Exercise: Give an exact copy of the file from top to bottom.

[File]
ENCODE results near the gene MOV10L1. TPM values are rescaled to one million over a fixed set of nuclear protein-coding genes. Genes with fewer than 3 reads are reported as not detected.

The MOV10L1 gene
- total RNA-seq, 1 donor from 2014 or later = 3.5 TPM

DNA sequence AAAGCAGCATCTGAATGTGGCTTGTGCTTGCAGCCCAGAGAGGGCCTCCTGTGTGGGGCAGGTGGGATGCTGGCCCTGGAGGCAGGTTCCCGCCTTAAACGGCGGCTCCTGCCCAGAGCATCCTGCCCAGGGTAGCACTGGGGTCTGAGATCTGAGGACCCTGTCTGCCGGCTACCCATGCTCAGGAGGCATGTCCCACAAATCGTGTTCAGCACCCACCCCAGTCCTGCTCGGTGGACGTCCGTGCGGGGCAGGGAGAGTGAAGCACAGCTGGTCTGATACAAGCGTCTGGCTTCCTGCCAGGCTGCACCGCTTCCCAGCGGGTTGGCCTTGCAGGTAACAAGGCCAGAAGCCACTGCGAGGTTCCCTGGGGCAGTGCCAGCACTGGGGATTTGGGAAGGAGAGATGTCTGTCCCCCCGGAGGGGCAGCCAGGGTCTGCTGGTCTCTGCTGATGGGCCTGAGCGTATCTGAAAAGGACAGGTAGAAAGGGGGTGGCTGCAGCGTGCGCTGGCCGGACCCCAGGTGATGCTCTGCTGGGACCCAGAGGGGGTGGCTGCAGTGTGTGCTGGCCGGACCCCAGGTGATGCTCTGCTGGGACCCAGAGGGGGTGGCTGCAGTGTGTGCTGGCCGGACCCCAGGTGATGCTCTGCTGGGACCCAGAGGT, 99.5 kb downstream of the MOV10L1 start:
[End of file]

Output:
ENCODE results near the gene MOV10L1. TPM values are rescaled to one million over a fixed set of nuclear protein-coding genes. Genes with fewer than 3 reads are reported as not detected.

The MOV10L1 gene
- total RNA-seq, 1 donor from 2014 or later = 3.5 TPM

DNA sequence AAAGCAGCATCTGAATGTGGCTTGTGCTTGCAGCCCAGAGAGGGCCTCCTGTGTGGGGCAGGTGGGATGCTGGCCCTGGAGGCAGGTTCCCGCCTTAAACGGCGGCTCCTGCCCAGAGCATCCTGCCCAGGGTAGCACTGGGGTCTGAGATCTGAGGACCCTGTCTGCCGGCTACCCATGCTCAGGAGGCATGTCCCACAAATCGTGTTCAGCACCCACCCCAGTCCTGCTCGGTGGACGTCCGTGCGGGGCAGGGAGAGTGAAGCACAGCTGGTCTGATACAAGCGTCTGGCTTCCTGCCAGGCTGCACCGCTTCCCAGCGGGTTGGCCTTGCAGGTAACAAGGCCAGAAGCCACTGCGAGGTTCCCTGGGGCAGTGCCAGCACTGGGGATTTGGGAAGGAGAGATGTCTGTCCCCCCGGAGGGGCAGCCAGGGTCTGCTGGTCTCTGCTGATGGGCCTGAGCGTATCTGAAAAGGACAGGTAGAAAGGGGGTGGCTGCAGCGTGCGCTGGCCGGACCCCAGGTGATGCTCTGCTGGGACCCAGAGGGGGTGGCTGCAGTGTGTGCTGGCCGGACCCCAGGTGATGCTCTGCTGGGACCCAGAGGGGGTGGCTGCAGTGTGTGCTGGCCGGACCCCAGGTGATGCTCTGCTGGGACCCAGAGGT, 99.5 kb downstream of the MOV10L1 start: